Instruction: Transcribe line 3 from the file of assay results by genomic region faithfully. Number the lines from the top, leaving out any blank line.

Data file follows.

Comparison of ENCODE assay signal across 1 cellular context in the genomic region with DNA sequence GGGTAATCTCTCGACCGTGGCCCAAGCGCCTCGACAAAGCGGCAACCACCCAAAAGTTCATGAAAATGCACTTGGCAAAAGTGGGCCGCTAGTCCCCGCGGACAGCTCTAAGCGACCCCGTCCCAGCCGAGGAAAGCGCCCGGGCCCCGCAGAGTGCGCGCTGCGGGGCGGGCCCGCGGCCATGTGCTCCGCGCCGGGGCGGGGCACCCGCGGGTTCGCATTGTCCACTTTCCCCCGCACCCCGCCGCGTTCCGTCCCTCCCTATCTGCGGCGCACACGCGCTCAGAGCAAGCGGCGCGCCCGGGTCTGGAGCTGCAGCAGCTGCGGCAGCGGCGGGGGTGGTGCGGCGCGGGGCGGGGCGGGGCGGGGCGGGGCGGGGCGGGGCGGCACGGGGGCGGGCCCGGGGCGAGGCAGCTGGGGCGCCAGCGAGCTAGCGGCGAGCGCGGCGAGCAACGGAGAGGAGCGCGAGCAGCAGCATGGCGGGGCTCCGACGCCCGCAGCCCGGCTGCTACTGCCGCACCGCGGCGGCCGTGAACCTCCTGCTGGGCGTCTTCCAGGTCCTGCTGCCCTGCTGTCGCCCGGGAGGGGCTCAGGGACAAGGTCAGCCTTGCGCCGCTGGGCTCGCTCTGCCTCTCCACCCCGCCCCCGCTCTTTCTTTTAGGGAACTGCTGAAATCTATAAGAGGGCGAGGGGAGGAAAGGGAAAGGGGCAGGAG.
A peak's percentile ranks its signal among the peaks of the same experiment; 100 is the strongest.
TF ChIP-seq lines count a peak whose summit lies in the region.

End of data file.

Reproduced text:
TF ChIP-seq lines count a peak whose summit lies in the region.